The first National Aboriginal and Islander Children’s Day was instituted in 1988 on August 4 against the backdrop of demonstrations organised by Aboriginal and Torres Strait Islander people and those who supported them during the bicentennial year. Aboriginal and Torres Strait Islander peoples believed that there should be a day set aside to honour our kids and give them the confidence, inclusion, and to feel special
The Stolen Generations, a group of Aboriginal and Torres Strait Islander children who were abducted from their family at an early age without being informed of their birthday, had their birthdays collectively celebrated on August 4 in the past.
Children’s Day has become a significant occasion in the lives of Aboriginal and Torres Strait Islander kids, families, and community organisations as it has increased every year. This wonderful day has been commemorated in communities all around Australia with events such as cultural gatherings, open days, arts & crafts, storytelling, face painting, concerts, morning teas, and neighbourhood barbecues.
Children’s Day is a time when all Australians, including Aboriginal and Torres Strait Islander families and communities, celebrate the talents and culture of our young people. It’s an opportunity for us to show how much we care about Aboriginal and Torres Strait Islander kids while also learning about the significant roles that culture, family, and community play in the lives of all ATS children. Children’s Day has been celebrated every year since 1988 thanks to the National Voice for Our Children (SNAICC) organisation.
With help from their families and communities, the majority of Aboriginal and Torres Strait Islander children are flourishing and developing strong ties to their traditions.
But a sizable portion of our kids still struggle with issues brought on by colonisation and its side consequences. This involves exclusion from one’s native country and culture, discrimination, poverty, systematic exclusion, intergenerational trauma, and communal disempowerment.
In order to attain equity, we must approach these issues holistically, taking into account the development, wellbeing, and safety of Aboriginal and Torres Strait Islander children.
Every Australian has the chance to assist Aboriginal and Torres Strait Islander children on August 4 and learn about the significant roles that culture, family, and community play in the lives of all Aboriginal and Torres Strait Islander children.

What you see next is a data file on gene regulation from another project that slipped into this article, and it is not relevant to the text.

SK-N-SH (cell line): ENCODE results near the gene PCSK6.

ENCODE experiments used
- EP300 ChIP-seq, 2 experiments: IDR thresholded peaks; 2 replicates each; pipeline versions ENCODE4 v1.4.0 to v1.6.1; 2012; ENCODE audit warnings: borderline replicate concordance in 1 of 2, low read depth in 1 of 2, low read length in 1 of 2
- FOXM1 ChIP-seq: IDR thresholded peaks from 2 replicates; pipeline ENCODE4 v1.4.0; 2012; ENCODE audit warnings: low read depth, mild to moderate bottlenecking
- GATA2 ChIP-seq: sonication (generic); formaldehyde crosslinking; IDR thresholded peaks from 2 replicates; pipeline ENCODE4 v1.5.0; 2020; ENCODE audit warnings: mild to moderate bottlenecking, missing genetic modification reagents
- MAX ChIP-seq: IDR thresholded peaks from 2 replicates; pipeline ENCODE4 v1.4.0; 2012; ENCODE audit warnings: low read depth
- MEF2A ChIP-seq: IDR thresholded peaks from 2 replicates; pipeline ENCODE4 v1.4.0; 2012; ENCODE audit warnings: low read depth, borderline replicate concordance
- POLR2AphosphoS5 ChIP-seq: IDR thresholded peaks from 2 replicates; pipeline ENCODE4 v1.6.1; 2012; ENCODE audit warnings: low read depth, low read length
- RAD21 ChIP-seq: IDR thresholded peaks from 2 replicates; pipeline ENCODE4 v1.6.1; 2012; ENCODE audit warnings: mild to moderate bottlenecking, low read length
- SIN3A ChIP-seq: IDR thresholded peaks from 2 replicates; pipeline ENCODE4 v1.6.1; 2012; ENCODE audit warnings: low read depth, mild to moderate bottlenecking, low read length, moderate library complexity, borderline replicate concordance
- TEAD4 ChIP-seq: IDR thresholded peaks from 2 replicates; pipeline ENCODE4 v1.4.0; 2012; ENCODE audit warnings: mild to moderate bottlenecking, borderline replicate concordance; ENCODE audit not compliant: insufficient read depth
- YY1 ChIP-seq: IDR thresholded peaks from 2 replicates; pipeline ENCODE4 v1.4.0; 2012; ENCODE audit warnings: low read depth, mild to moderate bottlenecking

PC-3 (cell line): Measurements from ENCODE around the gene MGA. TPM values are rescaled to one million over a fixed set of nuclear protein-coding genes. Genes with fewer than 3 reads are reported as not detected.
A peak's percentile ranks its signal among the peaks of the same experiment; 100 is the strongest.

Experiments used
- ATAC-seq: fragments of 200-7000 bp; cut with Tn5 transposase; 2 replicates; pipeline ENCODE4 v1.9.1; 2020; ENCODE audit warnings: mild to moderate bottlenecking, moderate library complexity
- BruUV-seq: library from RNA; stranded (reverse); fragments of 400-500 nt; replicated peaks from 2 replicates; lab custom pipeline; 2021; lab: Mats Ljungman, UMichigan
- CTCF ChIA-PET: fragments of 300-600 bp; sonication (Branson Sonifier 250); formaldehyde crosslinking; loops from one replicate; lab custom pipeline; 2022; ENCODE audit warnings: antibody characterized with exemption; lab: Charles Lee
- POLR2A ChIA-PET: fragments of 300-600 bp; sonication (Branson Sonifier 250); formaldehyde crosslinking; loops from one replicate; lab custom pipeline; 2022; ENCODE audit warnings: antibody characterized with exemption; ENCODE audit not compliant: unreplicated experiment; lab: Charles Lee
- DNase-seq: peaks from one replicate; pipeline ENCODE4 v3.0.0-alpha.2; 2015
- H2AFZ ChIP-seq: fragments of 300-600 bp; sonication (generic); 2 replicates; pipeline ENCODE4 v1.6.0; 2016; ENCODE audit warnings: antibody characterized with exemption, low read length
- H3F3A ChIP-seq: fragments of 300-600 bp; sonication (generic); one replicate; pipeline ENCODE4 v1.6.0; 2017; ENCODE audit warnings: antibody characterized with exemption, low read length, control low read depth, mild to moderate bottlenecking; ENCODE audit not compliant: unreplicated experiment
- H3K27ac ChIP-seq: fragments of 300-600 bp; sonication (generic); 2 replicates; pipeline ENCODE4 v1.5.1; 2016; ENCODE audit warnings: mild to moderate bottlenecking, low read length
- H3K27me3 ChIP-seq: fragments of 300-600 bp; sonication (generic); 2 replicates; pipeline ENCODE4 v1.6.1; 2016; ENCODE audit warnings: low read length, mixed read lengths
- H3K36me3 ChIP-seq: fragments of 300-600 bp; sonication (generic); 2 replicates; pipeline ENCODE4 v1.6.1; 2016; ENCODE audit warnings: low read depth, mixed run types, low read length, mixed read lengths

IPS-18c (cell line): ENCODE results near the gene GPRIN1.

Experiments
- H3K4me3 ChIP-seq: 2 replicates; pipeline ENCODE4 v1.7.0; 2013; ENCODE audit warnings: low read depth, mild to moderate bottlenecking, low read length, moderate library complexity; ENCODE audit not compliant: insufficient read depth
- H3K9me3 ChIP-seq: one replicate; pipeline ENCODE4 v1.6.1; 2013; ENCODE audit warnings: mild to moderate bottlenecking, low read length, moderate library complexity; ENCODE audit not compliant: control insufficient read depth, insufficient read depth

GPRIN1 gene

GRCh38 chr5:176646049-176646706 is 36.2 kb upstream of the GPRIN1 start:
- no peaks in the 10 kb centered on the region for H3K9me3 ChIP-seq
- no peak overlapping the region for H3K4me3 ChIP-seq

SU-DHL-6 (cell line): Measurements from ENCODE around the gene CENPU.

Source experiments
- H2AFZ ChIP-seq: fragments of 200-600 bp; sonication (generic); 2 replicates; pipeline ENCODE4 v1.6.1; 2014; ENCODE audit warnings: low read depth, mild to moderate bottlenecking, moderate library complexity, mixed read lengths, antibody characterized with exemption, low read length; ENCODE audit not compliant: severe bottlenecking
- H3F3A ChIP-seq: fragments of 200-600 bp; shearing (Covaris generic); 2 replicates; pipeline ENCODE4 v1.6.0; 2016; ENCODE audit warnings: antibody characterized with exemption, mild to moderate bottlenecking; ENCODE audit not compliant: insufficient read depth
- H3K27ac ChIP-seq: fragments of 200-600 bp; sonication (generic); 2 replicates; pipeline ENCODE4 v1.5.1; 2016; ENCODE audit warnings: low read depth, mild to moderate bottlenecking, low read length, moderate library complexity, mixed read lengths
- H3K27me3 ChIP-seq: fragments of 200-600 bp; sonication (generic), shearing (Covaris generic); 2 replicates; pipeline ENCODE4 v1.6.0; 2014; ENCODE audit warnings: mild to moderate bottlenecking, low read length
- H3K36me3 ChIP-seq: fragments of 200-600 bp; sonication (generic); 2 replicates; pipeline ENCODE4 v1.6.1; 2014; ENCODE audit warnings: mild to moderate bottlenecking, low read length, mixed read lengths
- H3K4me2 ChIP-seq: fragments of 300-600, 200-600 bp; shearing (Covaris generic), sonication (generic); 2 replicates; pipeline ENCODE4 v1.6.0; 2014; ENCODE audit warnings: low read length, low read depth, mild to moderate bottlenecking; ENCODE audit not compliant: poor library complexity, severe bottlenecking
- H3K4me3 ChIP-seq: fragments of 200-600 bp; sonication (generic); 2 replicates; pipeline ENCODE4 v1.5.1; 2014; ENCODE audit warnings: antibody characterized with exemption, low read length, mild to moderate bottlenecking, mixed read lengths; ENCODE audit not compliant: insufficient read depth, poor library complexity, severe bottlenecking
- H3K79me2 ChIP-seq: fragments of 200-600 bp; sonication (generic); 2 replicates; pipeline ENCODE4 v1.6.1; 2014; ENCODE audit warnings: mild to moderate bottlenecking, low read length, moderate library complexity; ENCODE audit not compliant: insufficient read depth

Numerous early development and education centres hold celebrations on Children’s Day every year. More than 1,300 events took place across the country in 2021. Your event can be held at your place of business, a local school or kindergarten, or in collaboration with a group or community that represents local Aboriginal or Torres Strait Islander people.
If you are planning on hosting a Children’s Day event on or in the week of August 4, please register your event with SNAICC here.
Ideas and activities to celebrate
If you’re able to gather with friends to celebrate, consider some of the following:
- Plan a morning tea or open day for parents to bring their kids to work.
- Use SNAICC’s ‘My Dreaming, My Future’ activity, where children are invited to draw or write about what dreaming means to them.
- Plan some First Nations craft playspirations such as bush branch weaving (activity sheet), nature jewellery (activity sheet).
- Allow children the opportunity to be inspired by Indigenous art and culture and to paint their own clap sticks with this activity and our Inspiration Clapstick sets. We teamed our Japily Symbol flashcards, Russell’s traditional Arnhem Land style clapsticks along with a range of ochre coloured paints for this playspiration.
- By providing children with the inspiration, this provocation including the blank clapstick canvas allows children to experience and be inspired without the guidance of a parent or educator.
- Organise a family day of fun for foster and kinship parents who are raising their off-spring.
- Plan a kid-friendly picnic or other activities in a neighbourhood park.
- Invite senior citizens, families, and their kids to your service or school for cultural activities and storytelling.
- Hold a ceremony when the Aboriginal and Torres Strait Islander flags are raised.
- Hold a fair or other fundraising event for the youngsters in your neighbourhood.
- Create sporting events or contests for children and teenagers.
- On Children’s Day, invite local authorities, elected officials, and elders to visit your service or school.
- Promote Children’s Day by using one of SNAICC’s social media, email or website images.
- Display a Children’s Day poster to spread awareness.